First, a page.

January 15-21, 2004
"Saving Philadelphia: The Art of the Dumpster Divers"
From their roots in fellow homeboy Leo Sewell's "Junk Sculptures" to their exposure with organizations as far-ranging as the Please Take Museum and the collections of Ripley's Believe It or Not museums, Philly's Dumpster Divers have had a formidable ride since their 1992 inception. Artists/designers/trashmen Len Davidson and Neil Benson, along with the likes of often-controversial sculptor Sewell, mosaicist Isaiah Zagar, metallurgist George Bilyk, archivist Jenna Dohrmann and more than 30 other locals, have taken "Dumpster diving" beyond the anarchist, sociopolitical rhetoric of radical nonconsumption into the pragmatic act of creation. "Our cause is salvage and resurrection of the quality of city and suburban life," Davidson has said about turning broken plates, appliances, fashion items and old signs into new signifiers. Take that, Julian Schnabel. So, there is, surely, the necessity of life's recycling involved within each artist's assemblage. But from Ellen Sall's tea-time creations (pictured) to Eva Preston's winsome Afro-tapestries to the fantasmagorical designs wrought (literally) by Warren Muller, one sees individual inventiveness as mother, with garbage as the stepdad of found-object art. For this exhibit of the DD collective and its 12-year history, an array of disarray based upon Philly's "broken relics" will be on display, with the artists themselves present on Thursdays through Sundays to discuss the pearl-diving behind their aesthetic gems.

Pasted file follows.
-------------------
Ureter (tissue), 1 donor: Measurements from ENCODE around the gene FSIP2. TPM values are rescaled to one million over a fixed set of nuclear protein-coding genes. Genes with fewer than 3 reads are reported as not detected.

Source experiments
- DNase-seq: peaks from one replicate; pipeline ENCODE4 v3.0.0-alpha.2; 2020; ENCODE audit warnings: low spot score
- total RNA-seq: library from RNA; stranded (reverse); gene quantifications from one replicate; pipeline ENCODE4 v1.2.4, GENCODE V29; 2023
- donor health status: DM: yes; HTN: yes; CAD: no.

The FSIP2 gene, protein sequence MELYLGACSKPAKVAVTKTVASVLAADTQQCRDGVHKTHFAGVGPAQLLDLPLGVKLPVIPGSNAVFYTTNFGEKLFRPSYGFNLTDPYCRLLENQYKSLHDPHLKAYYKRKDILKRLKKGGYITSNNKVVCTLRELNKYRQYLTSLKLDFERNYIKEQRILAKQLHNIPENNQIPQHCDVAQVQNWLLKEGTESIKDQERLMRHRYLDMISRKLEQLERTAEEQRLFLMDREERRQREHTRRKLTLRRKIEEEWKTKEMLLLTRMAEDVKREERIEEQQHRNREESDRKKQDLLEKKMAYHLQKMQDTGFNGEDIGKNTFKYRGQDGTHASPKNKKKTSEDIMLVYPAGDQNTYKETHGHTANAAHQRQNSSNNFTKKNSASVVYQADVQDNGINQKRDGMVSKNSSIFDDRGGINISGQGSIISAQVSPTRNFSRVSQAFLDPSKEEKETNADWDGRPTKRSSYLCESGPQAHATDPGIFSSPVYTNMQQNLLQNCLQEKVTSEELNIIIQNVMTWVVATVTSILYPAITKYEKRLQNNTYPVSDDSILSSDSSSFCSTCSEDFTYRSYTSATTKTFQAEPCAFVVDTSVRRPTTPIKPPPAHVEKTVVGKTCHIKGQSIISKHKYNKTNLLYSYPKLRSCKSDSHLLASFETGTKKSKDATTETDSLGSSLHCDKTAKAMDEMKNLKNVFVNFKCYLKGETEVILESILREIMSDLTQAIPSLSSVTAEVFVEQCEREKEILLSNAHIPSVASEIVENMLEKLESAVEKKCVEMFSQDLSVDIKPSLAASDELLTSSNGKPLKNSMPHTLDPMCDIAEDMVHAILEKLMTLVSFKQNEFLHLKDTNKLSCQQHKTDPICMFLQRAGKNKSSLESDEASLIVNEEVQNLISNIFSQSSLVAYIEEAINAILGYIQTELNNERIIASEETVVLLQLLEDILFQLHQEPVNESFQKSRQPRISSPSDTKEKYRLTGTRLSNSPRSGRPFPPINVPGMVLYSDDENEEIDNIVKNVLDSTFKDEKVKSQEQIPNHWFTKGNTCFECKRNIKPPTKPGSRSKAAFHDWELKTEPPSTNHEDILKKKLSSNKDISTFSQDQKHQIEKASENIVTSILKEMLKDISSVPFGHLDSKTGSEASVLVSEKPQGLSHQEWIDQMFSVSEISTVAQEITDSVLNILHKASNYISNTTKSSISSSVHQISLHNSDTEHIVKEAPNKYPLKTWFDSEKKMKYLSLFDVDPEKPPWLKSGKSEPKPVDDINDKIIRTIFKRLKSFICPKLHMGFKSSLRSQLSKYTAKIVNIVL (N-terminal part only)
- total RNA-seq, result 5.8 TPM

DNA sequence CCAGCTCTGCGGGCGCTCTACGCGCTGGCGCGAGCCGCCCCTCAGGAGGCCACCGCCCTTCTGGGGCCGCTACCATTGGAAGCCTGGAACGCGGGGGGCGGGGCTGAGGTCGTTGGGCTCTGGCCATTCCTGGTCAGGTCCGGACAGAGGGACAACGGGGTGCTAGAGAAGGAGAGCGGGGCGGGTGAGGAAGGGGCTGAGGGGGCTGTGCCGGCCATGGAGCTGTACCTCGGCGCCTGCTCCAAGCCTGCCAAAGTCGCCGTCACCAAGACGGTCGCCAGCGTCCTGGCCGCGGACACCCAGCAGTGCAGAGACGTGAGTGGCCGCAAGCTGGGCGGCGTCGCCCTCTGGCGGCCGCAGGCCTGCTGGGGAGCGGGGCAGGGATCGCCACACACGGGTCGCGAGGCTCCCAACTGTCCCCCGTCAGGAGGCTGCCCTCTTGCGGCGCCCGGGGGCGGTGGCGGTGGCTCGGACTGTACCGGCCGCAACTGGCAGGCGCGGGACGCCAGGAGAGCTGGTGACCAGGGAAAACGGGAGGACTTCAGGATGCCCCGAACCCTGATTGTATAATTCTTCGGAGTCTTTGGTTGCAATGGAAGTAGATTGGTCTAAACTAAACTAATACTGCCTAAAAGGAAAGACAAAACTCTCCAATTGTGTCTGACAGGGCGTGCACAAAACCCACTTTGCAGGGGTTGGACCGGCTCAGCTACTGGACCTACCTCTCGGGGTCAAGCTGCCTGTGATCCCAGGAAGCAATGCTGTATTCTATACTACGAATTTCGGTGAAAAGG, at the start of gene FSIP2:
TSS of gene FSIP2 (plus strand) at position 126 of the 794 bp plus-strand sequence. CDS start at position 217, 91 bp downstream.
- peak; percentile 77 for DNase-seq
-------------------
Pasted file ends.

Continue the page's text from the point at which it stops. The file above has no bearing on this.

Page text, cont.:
"Saving Philadelphia: The Art of the Dumpster Divers," Jan. 16-March 14, opening reception Fri., Jan. 16, 5-9 p.m., Sedgwick Cultural Center, 7137 Germantown Ave., 215-248-9229. Leo Sewell demonstration, Thu., Jan. 22, 3:30 p.m.; Len Davidson-led panel discussion, Sun., Jan. 25, 1-5 p.m.; Isaiah Zagar slide presentation and "Meet the Artist" day, Sun., Feb. 15, 2 p.m.